Allegations of discrimination on the job should always be taken very seriously by managers and employers in Colorado. If someone is being treated unfairly because of their gender, race or religion, they have the right to take legal action against their employers for engaging in or allowing such behavior to occur.
But there are some instances in which allegations of discrimination are unfounded. Employees may have misinterpreted employment actions or they may not understand that an employer can be well within his or her rights to make certain decisions, even if they are unpopular among employees.
Recently, a company was able to successfully defend against claims that they had discriminated against 22 waitresses. The 22 women filed a lawsuit claiming that their employer, a casino hotel and spa in another state, discriminated against them because of their weight.
The women were employed as waitresses known as “Borgata Babes.” In this role, they were expected to serve clients and maintain a certain level of physical attractiveness. They argued that the company would fire or suspend women who gained or more than 7 percent of their initial weight during their employment. This, the waitresses argued, was discrimination based on their weight and sex.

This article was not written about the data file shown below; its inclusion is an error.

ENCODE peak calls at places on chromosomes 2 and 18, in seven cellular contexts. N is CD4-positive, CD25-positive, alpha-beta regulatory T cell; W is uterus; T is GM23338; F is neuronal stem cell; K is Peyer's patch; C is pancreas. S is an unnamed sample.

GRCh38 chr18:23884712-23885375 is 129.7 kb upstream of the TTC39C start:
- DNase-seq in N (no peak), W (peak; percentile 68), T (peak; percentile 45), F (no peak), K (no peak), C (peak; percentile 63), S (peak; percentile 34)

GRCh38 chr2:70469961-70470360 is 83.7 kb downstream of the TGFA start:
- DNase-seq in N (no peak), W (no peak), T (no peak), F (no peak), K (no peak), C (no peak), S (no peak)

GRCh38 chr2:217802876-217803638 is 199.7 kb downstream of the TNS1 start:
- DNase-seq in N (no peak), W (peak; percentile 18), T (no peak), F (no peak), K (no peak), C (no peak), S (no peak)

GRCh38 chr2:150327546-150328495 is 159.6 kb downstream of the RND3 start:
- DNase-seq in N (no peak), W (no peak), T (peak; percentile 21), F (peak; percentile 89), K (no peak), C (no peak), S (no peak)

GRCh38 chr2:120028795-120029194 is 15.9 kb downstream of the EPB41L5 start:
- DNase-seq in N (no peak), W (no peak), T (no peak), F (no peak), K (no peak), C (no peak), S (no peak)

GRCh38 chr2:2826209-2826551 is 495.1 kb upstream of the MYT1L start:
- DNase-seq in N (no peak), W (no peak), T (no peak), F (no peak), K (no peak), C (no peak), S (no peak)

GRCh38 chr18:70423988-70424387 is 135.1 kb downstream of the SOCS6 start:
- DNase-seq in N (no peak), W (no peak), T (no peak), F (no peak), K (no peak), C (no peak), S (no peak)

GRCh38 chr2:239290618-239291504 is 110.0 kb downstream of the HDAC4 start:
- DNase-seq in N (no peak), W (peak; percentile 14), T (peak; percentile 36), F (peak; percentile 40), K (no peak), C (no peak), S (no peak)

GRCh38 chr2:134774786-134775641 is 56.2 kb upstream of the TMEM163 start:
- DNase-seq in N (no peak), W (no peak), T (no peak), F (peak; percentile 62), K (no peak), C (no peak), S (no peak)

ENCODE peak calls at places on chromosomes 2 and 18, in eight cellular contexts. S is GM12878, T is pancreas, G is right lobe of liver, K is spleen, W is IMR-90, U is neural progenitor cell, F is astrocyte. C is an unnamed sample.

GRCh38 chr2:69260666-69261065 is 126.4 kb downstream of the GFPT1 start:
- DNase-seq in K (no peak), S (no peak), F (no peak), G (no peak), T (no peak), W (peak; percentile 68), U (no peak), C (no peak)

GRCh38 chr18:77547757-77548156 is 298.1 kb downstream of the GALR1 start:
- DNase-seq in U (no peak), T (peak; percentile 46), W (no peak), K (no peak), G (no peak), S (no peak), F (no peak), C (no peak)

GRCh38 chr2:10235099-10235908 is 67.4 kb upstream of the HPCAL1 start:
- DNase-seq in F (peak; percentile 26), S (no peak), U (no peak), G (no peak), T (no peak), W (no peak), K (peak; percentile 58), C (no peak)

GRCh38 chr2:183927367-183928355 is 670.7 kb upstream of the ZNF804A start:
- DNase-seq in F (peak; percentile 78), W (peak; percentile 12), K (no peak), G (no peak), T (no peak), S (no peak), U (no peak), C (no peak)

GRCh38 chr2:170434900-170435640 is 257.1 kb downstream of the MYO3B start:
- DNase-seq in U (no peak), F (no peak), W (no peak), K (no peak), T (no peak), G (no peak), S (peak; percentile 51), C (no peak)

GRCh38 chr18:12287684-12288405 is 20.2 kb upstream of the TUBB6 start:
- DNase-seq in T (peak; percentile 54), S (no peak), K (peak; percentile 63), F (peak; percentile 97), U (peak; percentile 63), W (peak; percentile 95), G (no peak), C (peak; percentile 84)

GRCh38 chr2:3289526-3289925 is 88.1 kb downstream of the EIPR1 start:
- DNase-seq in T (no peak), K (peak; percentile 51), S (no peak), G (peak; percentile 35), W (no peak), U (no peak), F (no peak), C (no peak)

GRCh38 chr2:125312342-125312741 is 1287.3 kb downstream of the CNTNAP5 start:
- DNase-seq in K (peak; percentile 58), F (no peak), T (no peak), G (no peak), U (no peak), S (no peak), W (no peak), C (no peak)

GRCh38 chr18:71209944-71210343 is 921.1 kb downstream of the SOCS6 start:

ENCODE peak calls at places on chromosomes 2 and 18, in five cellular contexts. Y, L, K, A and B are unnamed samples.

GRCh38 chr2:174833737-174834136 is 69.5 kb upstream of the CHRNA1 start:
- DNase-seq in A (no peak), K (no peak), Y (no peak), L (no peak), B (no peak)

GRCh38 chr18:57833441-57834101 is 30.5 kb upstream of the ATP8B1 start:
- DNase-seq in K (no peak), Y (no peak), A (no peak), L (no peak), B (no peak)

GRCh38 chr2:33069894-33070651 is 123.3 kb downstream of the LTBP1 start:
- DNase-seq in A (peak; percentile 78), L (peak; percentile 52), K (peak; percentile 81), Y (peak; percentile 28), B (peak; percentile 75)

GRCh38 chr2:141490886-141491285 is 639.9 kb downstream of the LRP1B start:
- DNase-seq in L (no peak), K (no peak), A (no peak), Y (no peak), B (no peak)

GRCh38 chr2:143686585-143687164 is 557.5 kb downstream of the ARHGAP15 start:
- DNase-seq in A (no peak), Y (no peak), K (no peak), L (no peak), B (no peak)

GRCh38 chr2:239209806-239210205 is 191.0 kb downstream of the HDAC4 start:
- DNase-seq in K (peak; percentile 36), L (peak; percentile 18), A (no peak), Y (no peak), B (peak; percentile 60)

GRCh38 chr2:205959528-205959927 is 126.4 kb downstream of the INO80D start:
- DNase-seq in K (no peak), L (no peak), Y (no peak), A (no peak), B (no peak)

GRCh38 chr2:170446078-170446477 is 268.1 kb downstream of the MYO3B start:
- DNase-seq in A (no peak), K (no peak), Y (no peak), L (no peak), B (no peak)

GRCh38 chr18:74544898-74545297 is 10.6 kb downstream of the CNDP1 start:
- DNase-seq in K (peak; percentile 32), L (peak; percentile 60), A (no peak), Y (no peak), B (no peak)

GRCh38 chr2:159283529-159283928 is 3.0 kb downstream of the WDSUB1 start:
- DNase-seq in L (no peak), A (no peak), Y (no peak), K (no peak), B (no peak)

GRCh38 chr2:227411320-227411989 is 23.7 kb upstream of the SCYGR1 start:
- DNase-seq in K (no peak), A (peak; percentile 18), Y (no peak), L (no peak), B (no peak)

However, in 49 states, including Colorado, there are no laws that bar discrimination based on a person’s weight. Therefore, a judge ruled, the company’s weight-based decisions were not unlawfully discriminatory. Further, it was ruled that the women had voluntarily entered into the employment agreement specifying the physical requirements for the position. When the women were hired, they understood that there were weight-gain restrictions.The company had not engaged in fraud, coercion or duress during the hiring process, the judge ruled. And they had not violated any state or federal laws in their decisions.
It is important to remember that employment decisions are not always illegal just because they are mean or unpopular. In any situation involving allegations of discrimination, both an employee and an employer may want to speak with an attorney prior to taking action in order to determine what the best course of action may be.
Source: TIME, “Too Big to Cocktail? Judge Upholds Weight Discrimination in the Workplace,” Josh Sanburn, July 26, 2013